Horses For Courses

I recently attended a scrum course with Mike Cohn, Mike is one of the biggest names in Agile and has written several books on the topic:


There isn't a lot that mike doesn't know about Agile, he's worked with teams in some of the best technology companies in the world. 

One thing Mike's course excelled in was stimulating conversation between the scrum masters in attendance. 

There were exercises sprinkled throughout Mikes content that often had me debating with one of the scrum masters on my table more than most, as the course went on i realised the reason this particular scrum master and I had such conflicting opinions was down to the maturity of our teams.

I work in a relatively new team that's gone through several transitions and is still not fully stablised, my counterparts team had been running for 18 months with very few staff changes.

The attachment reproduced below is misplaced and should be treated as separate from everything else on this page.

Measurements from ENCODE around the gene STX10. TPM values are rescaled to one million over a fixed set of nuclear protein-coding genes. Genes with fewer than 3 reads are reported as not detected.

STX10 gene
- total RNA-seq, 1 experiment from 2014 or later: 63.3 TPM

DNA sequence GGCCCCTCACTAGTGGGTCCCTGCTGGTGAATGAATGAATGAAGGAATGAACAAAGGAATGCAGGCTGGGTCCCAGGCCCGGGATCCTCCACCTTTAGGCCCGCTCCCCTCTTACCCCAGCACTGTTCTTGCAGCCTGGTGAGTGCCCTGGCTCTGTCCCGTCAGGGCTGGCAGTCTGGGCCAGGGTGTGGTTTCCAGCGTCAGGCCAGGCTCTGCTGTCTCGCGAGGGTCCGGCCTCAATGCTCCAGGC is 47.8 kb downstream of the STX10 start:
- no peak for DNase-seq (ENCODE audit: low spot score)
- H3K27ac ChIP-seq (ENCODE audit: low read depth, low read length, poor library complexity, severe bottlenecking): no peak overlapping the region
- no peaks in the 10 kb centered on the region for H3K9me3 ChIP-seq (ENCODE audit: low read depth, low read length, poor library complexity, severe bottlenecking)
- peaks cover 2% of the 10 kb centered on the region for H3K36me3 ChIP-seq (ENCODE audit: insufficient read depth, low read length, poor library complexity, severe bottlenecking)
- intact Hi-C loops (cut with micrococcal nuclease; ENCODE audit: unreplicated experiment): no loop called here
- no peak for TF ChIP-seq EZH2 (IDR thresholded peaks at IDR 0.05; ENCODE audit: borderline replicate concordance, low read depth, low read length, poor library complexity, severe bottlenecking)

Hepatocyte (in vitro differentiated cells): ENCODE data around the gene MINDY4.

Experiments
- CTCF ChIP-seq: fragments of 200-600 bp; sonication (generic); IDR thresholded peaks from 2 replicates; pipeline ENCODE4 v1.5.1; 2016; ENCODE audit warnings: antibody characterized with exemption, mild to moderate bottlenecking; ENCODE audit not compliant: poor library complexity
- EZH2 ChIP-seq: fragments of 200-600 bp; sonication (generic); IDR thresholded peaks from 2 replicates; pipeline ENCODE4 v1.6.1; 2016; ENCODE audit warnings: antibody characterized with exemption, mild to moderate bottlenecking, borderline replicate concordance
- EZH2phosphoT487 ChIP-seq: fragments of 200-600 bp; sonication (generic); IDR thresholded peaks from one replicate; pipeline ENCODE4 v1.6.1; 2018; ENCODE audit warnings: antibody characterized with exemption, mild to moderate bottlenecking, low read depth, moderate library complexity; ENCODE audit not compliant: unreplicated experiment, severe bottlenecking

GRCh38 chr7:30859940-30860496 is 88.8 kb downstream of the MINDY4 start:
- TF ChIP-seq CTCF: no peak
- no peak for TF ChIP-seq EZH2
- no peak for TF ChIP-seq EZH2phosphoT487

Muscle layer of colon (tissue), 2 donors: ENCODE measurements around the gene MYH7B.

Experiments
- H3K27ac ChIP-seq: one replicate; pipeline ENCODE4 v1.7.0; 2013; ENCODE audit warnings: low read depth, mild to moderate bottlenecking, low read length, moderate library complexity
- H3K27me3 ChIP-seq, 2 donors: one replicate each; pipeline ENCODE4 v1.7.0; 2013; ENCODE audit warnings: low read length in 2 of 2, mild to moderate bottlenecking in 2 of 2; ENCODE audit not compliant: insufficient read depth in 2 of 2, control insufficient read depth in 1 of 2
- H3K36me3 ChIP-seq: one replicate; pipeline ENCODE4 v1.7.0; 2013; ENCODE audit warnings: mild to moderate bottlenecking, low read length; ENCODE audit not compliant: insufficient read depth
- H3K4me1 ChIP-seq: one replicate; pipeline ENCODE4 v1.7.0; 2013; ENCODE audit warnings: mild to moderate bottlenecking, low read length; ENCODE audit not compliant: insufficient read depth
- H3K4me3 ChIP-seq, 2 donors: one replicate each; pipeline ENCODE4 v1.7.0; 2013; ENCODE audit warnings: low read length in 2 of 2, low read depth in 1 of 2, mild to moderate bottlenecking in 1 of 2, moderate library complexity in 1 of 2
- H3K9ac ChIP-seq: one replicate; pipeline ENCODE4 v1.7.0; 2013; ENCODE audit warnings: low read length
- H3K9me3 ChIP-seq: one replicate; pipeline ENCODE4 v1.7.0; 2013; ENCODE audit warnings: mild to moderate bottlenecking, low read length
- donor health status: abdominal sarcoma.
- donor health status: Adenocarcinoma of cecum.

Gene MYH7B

Ultimately each team is individual and the only right answer on a lot of process specific questions is the answer that's right for the team.

Newer teams require more structure and a more metric, fact driven, approach to development and much more leniency when it comes to estimation. Once a team becomes more mature, more trust exists in the process and they can tweak the factors to meet the needs of the players.

With any new team it's always important to give them room to find their way and not to assume whats worked for one team can be replicated elsewhere.


No comments:

Post a Comment